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Dating 101: A Teacher’s Guide to Dating

Let’s be honest here. When was the last time you discussed dating with your teacher? Wait, have you ever spoken with Packer faculty about anything of the sort? Probably not. Discussing dating with teachers is taboo—and for a pretty good reason. Things can get weird, awkward, and just uncomfortable; you don’t want to be chatting with your history teacher about their dating life, or, even worse, your own. While I understand the hesitation, I do not think we should ignore the fact that teachers are also humans, which means they date, too! In fact, they have been dating for much longer than we have and are probably more experienced in the field. So, since it is February, the month of Valentine’s Day, I talked to a handful of teachers about, you guessed it, dating! 

I first spoke with Ms. Whitehouse, who, if you don’t already know, teaches various (amazing) English electives. She has not actually had much experience with dating. In fact, she has only dated one man her whole life. The first boy she dated in high school became her long-term boyfriend, and then her husband, and now her co-parent. Despite her limited dating experience, we talked about being in a serious relationship during one’s high school and college years and how long distance complicates that. She said that, even if you are in a relationship, you need to “[make] sure to do your own thing and have your own, individual college experience.” She felt like she “let [her] relationship affect many of the social choices [she] made in college.” 

Similarly, Ms. Londay, Health Department Head, touched on making sure not to lose yourself in a relationship. She noted that “as much as someone can love you, they can hate you that much, too. Strong feelings can go both ways. So, there needs to be a balance of where you are in their life. They should have a friend group and other interests. I wish that somebody would’ve let me know that, because it can be intense.” 

Mr. Lemley, Upper School Math Teacher, spoke about dating more generally. We talked about everything from college dating life to the instant messaging app that was popular during his time in Middle School. His first piece of advice was to “seek out people or hold on to people who share the same value system as you. I thought about long-term goals and what I found important in life when I was dating. My least successful relationships were when those goals didn’t match up.”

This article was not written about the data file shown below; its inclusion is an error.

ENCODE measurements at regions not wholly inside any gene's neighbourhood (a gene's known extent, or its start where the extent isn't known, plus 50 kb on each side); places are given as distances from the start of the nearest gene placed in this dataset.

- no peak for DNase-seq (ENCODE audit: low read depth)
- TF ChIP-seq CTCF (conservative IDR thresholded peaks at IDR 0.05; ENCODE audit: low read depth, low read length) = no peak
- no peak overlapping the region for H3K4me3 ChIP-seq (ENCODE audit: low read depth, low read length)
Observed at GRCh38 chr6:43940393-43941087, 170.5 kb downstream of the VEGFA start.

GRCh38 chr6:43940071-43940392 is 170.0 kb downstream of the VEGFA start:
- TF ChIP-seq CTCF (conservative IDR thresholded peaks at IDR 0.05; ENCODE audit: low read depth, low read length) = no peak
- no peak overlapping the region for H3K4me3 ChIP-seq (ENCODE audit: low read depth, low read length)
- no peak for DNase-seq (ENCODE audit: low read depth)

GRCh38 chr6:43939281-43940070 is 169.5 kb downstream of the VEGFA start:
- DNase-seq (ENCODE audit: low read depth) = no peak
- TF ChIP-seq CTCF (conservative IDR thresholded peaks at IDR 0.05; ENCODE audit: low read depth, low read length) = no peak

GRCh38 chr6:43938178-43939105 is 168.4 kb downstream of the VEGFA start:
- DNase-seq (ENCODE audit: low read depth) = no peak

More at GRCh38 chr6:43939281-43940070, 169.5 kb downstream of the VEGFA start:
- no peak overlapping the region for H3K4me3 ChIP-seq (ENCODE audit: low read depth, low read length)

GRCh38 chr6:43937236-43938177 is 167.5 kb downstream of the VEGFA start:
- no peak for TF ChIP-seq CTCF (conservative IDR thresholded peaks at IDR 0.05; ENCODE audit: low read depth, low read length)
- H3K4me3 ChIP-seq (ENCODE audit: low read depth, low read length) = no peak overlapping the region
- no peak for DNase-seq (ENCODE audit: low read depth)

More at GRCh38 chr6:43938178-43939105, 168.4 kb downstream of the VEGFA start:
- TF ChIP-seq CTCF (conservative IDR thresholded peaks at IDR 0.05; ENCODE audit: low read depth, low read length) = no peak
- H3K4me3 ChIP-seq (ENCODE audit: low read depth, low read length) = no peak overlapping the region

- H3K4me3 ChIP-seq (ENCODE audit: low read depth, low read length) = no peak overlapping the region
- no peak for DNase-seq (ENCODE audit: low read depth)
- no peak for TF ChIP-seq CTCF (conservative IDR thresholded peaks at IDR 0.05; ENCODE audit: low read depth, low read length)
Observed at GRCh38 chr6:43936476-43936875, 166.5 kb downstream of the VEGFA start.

Moving into more humorous subjects, we got to the slightly controversial subject of dating apps. While dating apps are more prominent for older students who are generally in college, if you’re an 18-year-old high schooler, you too can technically join a dating app. I chatted first with Mr. Lemley on the subject, and he said, “When I was in college, dating apps were definitely prominent. And they worked for me because I really like first dates. They feel like a job interview to me and I love job interviews, and I’m good at them. They’re like a little moment to show off. First dates never freak me out; it’s the follow-up that I need a little help on.” 

He also noted that “as soon as you’re 18 and on a dating app, there is no filter. You’re just out there in the world. It definitely makes me nervous that people who are still in high school can be on dating apps.” Attuned to the potential pitfalls of only seeing people through a screen, he recalled a funny catfishing story on a dating app. 

Middle and Upper School English Teacher Todd Johnson focused on his younger years, telling me a little bit about the first crush he ever had in high school. Imagine a 14-year-old Mr. Johnson retrieving his books when, suddenly, butterflies invade his stomach. “There was a girl whose locker was adjacent to mine,” he recalled. “I was crushing on her pretty hard. She wanted nothing to do with me. I was pretty much put in the friend zone, though she turned out to become one of my closest friends.” Mr. Johnson mentioned that they are still friends to this day. 

“A takeaway from that could be that being friend-zoned might actually turn out for the better,” said Mr. Johnson. And I believe him! I mean, if his crush’s feelings were reciprocated, the two might never have become the best friends that they are today. So maybe don’t get too pessimistic the next time you are put in that position.

Now, having read little snippets about some of your teachers’ tips and experiences, aren’t you intrigued to learn more? Who knew that Ms. Londay, Mr. Lemley, Ms. Whitehouse, and Mr. Johnson all had such insightful dating advice? We may not want to think about our teachers going on dates or being in relationships, but for us high schoolers who are making hearts, breaking hearts, and hooking up practically every other day, their knowledge and experiences could be both helpful and amusing. At least for me, who has never actually been on a date speaking to my teachers about their experiences was not only interesting, but also hilarious and fun. Next time you see your teacher, ask them to share a story, either funny or embarrassing or sweet. Who knows, maybe they will teach you something important.

Daniel Biro is currently a sophomore at The Packer Collegiate Institue and is a reporter for the Packer Prism this year. He joined the publication noticing a lack of content regarding fashion and style. This is his first year in journalism and he hopes to one day have his own column. Daniel is a member of the packer track and field and debate team this year. He has an extreme passion for fashion with big hopes and dreams for his future fashion career. He will never be caught not dressed to impress. In his free time he can be seen rewatching Call Me By Your Name over and over again. Daniel can be reached at dabiro@packer.edu

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